Chapter 30.—Is Corporeity Necessary for Recognition?
But who is able to trace out what capacity of recognition even souls which are not good possess after death when relieved of the corruptible bodies, so as to be able by an inner sense to observe and recognise either souls that are evil like themselves, or even good ones, either in states which are actually not corporeal, but the semblances of bodies; or else in good or evil affections of the mind, in which there occur no lineaments whatever of bodily members? Whence arises the fact that the rich man in the parable, though in torments, recognised “Father Abraham,” whose face and figure he had never seen, but the semblance of whose body his soul, though incorporeal, was able to comprehend? 2501 But who could rightly say that he had known any man, except in so far as he has had means of knowing his life and disposition, which have, of course, neither material substance nor colours? It is in this way that we know ourselves more certainly than any others, because our own consciousness and disposition are all before us. This we plainly perceive, and yet we see therein no similitude of a bodily substance. But we do not perceive this inner quality of our nature in another man, even if he be present before our eyes; though in his absence we recollect his features, and recognise them, and think of them. Our own features, however, we cannot in the same manner recollect, and recognise, and think of; and yet with most perfect truth we say that we are ourselves better known to ourselves than he is, so manifest is it where lies the stronger and truer knowledge of man.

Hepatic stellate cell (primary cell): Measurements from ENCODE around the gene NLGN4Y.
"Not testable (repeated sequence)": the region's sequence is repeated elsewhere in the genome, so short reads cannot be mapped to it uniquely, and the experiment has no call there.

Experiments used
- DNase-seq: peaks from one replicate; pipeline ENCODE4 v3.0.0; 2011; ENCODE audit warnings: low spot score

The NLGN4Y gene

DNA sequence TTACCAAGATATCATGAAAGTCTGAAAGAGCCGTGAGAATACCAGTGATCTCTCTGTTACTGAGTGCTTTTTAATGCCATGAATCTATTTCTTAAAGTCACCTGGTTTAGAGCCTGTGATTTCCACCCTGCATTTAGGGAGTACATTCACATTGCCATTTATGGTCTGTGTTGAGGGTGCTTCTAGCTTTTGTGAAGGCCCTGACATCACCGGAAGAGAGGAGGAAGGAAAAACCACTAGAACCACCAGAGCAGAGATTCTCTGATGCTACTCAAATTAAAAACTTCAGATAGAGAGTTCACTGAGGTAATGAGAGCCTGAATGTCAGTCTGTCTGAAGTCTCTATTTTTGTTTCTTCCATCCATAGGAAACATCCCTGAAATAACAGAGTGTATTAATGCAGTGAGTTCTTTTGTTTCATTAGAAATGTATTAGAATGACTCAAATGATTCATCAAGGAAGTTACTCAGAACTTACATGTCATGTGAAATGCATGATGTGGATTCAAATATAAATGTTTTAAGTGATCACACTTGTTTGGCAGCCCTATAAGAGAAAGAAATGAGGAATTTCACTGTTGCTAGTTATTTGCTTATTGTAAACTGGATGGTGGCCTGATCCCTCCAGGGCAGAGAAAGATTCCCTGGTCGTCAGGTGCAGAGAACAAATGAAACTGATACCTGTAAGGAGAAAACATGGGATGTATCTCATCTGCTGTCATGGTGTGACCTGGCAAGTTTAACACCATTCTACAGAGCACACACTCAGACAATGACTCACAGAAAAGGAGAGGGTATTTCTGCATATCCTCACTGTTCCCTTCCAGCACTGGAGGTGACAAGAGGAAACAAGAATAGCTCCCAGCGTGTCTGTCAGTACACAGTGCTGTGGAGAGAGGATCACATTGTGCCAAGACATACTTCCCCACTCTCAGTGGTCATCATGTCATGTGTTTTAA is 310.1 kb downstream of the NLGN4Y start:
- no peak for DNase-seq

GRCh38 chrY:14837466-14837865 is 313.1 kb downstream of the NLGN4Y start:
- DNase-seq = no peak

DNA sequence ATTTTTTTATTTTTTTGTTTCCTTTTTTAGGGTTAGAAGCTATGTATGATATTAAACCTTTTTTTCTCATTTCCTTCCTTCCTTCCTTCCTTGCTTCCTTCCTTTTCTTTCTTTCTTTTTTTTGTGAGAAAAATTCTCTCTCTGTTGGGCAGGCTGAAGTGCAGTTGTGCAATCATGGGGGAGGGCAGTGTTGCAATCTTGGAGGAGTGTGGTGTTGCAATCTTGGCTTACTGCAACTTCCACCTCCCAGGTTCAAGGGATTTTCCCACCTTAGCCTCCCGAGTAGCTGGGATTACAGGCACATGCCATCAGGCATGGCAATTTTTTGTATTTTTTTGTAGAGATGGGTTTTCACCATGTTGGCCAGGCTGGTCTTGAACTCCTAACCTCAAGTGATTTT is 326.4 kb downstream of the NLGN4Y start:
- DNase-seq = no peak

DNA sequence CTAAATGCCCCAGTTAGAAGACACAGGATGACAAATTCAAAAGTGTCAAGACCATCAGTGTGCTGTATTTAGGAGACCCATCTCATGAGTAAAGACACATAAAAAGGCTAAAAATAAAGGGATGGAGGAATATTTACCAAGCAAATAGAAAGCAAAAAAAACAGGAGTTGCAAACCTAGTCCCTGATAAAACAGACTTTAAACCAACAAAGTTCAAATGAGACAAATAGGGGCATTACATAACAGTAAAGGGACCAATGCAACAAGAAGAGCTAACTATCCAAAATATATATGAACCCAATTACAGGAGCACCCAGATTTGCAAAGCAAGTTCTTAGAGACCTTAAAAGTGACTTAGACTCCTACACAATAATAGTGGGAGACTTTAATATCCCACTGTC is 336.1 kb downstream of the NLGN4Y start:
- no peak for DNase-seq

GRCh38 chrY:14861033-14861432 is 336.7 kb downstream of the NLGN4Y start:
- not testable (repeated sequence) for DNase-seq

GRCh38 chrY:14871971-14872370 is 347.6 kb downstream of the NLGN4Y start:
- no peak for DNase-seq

Luke xvi. 23.